Morning Report: Fed Funds forecast and mortgage rates

Vital Statistics:

 

Last Change
S&P futures 2895.75 0.75
Oil (WTI) 51.89 -0.62
10 year government bond yield 2.11%
30 year fixed rate mortgage 4.12%

 

Stocks are flat this morning as we enter Fed week. Bonds and MBS are flat as well.

 

The big event this week will be the FOMC meeting which starts Tuesday. Given the disconnect between the market’s perception of the road ahead and the Fed’s prior forecast, something has to give. FWIW, the market is now assigning a 20% chance they will ease by 25 basis points at this meeting. By the December meeting, the market is forecasting the FOMC will cut rates either 2 or 3 times!

 

fed funds futures dec 19

 

Compare that to the March 2019 dot plot, which showed most members of the FOMC thought rates would be unchanged for the year and about 1/4 of the members wanted to see a rate hike:

 

dot plot Mar 2019

If the Fed Funds futures are correct and we are looking at a 1.5% Fed Funds rate, where will mortgage rates go? If history is any guide, probably nowhere. The last time the Fed Funds rate was around 1.5% (late Dec 2017), the 30 year fixed rate mortgage (according to the MBA) was in the low 4% range, in other words, right about here.  Long term rates have already priced in the move. MBA 30 year FRM chart:

 

MBA mortgage rate

 

Quicken Loans settled with the DOJ over false claims allegations regarding FHA origination going back to 2015. The case was dismissed and Quicken settled for $32.5 million with no admission of guilt. Quicken fought the case the entire way, and eventually narrowed it down to a tiny fraction of what the Obama Administration wanted. Quicken Vice Chairman Bill Emerson said: “I think the current HUD administration realized how faulty the previous administration’s tactics were, and frankly, as we’ve said before, we viewed them as extortionist tactics and we just could not go along with that,” Emerson said. “We know we didn’t do anything wrong and so we continued to fight, and if that somehow caused the new administration to evaluate it differently, then great.”

 

Ed Demarco discusses the ways that private capital can be drawn back into the mortgage market. First, the CFPB’s ATR and QM rules need to change to bring down the allowable DTI ratios on Fannie and Freddie loans to that of the rest of the market. This is known as the QM patch, which basically says that any loans that meet F&F criteria meet the ability to repay test. The problem is that the QM laws specify a max DTI ratio of 43% and the GSEs allow up to 50%. This gives Fan and Fred a huge advantage over other lenders. The second issue revolves around the SEC and refining the data definitions in the registration rules. Third, Fan and Fred have all sorts of mortgage performance data that is unavailable to the broader market, and leveling the playing field would mean allowing other participants to see that data. Note however that DeMarco is only looking at the issue from the standpoint of originators. Buyers of private label securities have other issues that are still unresolved, especially when the issuer of the bonds also retains servicing. There is a conflict of interest issue that must be resolved as well. I discussed this about a year ago in Housing Wire.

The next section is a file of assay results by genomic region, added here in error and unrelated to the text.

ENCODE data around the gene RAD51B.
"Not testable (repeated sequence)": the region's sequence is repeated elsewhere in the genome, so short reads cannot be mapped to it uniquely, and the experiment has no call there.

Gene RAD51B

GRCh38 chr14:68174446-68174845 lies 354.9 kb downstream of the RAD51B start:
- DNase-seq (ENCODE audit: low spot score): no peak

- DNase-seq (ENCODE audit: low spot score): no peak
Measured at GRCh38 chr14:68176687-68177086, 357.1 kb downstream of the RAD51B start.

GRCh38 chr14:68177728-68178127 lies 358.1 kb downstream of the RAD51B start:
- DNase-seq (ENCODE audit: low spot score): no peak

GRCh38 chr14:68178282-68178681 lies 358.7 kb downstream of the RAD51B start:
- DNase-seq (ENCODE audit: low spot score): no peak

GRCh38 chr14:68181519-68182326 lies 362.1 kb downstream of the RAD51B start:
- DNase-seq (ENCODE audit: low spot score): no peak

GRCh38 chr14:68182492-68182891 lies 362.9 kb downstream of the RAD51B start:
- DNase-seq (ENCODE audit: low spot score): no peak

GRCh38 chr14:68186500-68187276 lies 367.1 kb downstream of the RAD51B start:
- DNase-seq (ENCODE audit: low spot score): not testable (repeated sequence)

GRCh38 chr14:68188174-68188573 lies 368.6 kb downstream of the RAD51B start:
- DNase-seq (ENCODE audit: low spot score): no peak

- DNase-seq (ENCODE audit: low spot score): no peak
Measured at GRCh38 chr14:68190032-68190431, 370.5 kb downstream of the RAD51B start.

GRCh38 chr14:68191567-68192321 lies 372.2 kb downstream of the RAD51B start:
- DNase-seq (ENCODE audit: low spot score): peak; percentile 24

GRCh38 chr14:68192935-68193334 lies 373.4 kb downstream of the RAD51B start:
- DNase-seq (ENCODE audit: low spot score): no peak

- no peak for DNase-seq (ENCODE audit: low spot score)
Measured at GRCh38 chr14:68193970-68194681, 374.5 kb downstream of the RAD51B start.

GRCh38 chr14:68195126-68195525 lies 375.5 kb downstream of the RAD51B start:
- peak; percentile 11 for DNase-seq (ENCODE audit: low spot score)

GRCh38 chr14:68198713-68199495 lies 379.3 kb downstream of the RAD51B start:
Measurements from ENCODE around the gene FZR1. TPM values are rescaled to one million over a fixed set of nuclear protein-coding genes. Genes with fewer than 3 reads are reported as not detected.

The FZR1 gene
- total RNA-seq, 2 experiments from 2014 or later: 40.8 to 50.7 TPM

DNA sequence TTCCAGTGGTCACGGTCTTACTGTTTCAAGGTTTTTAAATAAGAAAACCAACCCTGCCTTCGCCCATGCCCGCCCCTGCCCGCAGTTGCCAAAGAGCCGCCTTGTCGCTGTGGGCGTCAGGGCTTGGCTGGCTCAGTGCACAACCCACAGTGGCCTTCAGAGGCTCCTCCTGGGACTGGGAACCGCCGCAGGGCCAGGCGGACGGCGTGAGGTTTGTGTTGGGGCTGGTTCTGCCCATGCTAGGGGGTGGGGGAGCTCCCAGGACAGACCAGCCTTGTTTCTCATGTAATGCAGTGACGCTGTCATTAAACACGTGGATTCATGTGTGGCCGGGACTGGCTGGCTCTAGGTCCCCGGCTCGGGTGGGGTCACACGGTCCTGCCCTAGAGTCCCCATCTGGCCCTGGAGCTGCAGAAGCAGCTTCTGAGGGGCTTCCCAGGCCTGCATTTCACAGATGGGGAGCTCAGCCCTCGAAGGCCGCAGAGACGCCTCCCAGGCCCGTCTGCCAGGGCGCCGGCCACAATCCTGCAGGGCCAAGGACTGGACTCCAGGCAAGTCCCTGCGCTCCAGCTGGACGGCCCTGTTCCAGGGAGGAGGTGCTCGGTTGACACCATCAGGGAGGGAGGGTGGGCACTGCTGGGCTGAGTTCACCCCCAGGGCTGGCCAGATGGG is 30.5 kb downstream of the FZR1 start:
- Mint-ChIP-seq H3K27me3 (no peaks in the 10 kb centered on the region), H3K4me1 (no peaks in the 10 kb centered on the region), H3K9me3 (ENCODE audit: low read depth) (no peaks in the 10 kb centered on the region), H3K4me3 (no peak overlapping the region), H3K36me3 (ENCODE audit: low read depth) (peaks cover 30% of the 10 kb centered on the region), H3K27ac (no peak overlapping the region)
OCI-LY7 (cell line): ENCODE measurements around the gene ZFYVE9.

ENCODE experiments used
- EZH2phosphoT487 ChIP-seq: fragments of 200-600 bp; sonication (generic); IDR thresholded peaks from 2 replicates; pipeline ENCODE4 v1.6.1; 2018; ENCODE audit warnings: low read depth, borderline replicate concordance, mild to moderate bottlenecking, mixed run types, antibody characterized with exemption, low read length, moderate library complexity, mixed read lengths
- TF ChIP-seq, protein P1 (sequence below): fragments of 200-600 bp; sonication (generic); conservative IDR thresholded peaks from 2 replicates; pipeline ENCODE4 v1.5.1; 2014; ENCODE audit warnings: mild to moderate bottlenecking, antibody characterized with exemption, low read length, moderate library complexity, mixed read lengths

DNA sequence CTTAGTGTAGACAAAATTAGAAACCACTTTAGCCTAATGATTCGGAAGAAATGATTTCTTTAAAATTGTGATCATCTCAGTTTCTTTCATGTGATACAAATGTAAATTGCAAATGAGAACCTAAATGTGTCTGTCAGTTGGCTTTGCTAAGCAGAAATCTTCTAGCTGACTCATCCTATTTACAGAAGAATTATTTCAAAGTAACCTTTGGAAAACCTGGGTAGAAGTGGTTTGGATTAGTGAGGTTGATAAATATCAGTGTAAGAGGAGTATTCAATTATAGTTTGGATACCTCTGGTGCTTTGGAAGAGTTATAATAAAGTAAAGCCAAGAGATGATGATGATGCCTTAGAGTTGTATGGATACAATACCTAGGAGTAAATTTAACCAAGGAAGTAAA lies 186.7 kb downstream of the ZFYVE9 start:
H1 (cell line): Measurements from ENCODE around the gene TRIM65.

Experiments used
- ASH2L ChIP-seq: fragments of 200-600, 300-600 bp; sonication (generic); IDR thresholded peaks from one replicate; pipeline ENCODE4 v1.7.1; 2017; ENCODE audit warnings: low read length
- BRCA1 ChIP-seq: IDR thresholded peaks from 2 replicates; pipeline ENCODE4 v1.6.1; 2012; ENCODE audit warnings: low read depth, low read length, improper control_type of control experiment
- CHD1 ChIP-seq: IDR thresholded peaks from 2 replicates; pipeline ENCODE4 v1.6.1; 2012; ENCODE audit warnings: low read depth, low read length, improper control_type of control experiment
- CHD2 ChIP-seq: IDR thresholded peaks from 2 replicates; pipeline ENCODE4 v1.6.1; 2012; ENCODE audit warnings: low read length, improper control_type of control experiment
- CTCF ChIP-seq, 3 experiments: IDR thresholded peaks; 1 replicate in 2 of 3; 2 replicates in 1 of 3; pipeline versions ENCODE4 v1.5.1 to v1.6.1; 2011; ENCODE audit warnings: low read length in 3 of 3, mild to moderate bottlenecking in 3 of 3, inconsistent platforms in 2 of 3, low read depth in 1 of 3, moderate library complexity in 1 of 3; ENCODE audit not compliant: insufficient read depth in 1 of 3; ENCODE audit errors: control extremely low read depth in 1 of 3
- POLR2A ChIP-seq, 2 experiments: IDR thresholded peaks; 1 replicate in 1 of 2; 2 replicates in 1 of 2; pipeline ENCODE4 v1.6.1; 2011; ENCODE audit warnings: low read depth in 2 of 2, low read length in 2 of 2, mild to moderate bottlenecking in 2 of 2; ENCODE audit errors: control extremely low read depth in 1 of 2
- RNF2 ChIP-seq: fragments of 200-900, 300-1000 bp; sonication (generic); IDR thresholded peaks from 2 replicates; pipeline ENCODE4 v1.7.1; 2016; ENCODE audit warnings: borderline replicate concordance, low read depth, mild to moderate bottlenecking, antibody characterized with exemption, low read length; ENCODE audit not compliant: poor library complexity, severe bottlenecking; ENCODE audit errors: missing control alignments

Profitability improved for independent mortgage bankers in the fist quarter of 2019. Average revenue per loan came in at $9584, while average cost per loan was $9,299, or a net gain of $285 per loan, compared to a loss of $200 a loan in the fourth quarter. It looks like mortgage bankers reported a loss in the first quarter of 2018 as well.

12 Responses

  1. Interesting read, even if you don’t agree with the remedies being proposed:

    https://reason.com/2019/01/21/washington-forced-segregation/

    & the Jacobin rebuttal:

    https://www.jacobinmag.com/2019/06/the-color-of-law-richard-rothstein-review

    Like

  2. https://www.kff.org/health-reform/poll-finding/kff-health-tracking-poll-june-2019/

    TL;DR: people think they can keep their private coverage under Medicare for All

    Like

    • to be honest, ever intel weenie i ever met was strange. not surprised obama named a communist to run the CIA.

      Like

  3. Good read

    “If Only Elites Controlled Our Internet Access and Social Media Opinions …
    Matt Bivens, MD
    Jun 17

    But this was the obsession of our intelligence communities at the time: Americans had been getting to see third-party presidential candidates like Bernie Sanders and Jill Stein on RT because the Russians want to “highlight the alleged ‘lack of democracy’ in the United States.” O-o-o-k-a-y … And Americans had been getting to see “anti-fracking programming, highlighting environmental issues and the impacts on public health” on RT. Why? Well, “this is likely reflective” of a deep Russian chess game to keep U.S. methane (better known by its preferred marketing term “natural gas”) off of the global energy market.

    And all of this was meddling.

    Meddling in our affairs.

    The problem with this line of reasoning is that, followed to its logical conclusion, it frog-marches us in a straight line to life in Communist China. With a government-policed Great Firewall, dividing our Internet and citizens from the rest of the world.”

    https://medium.com/@mattbivens_34439/if-only-elites-controlled-our-internet-access-and-social-media-opinions-c1757d68fc3f

    Like

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